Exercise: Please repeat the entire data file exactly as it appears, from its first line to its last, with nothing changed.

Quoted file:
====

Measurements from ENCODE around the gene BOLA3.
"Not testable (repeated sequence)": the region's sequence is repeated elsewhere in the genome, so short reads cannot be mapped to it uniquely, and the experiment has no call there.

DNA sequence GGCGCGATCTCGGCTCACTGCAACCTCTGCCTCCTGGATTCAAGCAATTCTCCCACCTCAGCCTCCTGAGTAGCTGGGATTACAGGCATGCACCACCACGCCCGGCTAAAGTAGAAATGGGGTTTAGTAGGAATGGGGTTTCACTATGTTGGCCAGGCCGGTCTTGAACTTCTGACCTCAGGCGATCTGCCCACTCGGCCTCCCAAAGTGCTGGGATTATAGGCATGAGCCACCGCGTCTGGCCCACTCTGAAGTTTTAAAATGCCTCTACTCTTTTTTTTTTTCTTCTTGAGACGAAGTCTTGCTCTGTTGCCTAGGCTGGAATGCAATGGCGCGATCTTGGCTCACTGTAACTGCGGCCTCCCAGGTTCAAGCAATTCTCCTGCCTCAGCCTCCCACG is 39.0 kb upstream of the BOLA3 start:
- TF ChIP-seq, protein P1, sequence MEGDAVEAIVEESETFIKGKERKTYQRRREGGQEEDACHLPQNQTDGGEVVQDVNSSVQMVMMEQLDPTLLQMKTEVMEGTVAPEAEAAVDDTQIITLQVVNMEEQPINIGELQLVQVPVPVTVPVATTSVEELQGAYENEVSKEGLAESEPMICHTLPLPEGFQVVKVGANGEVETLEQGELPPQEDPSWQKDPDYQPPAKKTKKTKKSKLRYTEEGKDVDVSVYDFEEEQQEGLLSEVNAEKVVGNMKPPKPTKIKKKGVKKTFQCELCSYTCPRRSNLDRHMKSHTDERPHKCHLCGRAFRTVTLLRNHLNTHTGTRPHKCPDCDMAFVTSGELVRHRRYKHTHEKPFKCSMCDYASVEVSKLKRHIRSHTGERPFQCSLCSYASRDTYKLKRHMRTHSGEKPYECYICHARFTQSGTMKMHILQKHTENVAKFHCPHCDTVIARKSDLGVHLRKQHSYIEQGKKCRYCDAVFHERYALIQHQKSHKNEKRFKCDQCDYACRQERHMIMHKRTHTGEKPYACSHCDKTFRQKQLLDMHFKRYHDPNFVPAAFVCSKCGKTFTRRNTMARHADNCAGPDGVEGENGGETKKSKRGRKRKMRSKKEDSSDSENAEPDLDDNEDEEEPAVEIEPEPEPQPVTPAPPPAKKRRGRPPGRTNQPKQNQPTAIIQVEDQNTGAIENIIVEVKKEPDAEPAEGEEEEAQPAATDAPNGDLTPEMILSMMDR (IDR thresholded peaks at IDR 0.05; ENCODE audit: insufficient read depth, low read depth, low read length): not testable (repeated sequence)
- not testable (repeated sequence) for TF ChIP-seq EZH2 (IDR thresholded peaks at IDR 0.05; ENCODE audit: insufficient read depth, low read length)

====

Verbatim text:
Measurements from ENCODE around the gene BOLA3.
"Not testable (repeated sequence)": the region's sequence is repeated elsewhere in the genome, so short reads cannot be mapped to it uniquely, and the experiment has no call there.

DNA sequence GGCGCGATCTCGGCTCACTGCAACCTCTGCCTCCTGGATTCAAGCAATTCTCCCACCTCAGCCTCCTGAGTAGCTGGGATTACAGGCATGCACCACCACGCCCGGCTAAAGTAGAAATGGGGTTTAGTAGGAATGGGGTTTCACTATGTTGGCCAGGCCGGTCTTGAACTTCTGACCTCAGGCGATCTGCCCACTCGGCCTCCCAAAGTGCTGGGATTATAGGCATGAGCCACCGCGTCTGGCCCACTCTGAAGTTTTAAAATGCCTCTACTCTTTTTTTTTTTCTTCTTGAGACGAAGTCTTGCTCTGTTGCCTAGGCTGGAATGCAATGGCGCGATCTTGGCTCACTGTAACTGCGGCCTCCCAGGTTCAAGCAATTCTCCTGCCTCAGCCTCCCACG is 39.0 kb upstream of the BOLA3 start:
- TF ChIP-seq, protein P1, sequence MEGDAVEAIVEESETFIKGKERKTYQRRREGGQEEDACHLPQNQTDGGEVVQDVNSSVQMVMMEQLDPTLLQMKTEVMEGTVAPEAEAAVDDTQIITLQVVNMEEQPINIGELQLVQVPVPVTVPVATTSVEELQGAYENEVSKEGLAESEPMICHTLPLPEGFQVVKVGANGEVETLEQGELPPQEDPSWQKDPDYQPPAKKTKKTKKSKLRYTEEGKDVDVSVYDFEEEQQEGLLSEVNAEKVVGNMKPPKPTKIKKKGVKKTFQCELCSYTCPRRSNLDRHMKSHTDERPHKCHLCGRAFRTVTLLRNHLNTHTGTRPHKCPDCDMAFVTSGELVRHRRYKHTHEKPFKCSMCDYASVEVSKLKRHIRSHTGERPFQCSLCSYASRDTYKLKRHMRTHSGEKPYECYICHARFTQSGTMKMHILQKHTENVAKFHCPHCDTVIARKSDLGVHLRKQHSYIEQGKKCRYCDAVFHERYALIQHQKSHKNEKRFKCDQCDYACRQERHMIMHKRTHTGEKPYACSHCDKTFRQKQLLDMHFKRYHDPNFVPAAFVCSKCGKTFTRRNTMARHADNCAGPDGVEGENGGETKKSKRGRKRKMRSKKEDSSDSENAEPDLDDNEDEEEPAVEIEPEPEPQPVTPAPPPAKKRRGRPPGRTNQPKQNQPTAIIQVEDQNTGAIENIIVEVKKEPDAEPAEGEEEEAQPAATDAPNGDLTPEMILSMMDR (IDR thresholded peaks at IDR 0.05; ENCODE audit: insufficient read depth, low read depth, low read length): not testable (repeated sequence)
- not testable (repeated sequence) for TF ChIP-seq EZH2 (IDR thresholded peaks at IDR 0.05; ENCODE audit: insufficient read depth, low read length)